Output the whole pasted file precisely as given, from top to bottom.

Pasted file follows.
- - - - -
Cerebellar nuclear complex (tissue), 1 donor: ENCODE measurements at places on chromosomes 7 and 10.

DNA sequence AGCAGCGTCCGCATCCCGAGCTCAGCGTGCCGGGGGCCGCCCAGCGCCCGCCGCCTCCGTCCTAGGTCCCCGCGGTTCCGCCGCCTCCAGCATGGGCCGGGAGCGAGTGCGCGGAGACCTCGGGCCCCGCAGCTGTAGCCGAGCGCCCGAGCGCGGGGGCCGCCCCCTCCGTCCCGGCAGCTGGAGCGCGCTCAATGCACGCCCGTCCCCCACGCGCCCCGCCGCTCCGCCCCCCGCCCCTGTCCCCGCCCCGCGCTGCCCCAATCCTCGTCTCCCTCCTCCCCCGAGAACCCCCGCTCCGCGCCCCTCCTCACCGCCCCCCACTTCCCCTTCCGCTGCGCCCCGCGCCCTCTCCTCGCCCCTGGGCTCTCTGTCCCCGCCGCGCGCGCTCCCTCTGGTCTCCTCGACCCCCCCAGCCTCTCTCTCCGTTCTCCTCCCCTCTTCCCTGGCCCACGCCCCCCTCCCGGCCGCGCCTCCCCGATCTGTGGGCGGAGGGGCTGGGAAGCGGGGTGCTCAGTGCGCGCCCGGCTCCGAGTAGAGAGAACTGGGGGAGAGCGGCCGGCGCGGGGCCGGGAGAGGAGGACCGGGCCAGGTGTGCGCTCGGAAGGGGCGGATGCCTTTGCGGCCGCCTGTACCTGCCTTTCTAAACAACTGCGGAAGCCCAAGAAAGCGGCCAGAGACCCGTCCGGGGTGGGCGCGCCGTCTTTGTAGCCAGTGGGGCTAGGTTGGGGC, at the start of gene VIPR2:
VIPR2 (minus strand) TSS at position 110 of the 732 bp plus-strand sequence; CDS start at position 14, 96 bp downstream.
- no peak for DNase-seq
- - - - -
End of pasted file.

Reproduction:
Cerebellar nuclear complex (tissue), 1 donor: ENCODE measurements at places on chromosomes 7 and 10.

DNA sequence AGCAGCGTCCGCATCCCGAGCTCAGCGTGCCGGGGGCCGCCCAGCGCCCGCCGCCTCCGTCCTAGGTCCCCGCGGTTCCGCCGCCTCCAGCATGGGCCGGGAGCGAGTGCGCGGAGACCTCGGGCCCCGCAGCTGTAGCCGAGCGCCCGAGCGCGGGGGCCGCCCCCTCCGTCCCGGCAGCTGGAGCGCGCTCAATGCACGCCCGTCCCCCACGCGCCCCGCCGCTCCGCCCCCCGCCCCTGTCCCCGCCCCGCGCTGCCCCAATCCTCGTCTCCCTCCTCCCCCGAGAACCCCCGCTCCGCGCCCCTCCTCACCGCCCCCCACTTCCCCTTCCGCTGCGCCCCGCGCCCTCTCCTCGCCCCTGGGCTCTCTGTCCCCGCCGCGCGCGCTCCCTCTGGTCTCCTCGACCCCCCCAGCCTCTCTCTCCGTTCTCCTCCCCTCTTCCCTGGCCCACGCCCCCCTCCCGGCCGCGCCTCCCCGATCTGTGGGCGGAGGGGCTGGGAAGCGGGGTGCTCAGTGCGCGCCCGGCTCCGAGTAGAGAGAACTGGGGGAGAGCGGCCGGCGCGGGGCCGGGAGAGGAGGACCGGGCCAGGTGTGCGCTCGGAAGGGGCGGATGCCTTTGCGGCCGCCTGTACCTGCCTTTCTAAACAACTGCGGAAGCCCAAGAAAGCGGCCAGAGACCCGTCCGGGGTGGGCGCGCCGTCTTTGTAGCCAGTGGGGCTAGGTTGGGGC, at the start of gene VIPR2:
VIPR2 (minus strand) TSS at position 110 of the 732 bp plus-strand sequence; CDS start at position 14, 96 bp downstream.
- no peak for DNase-seq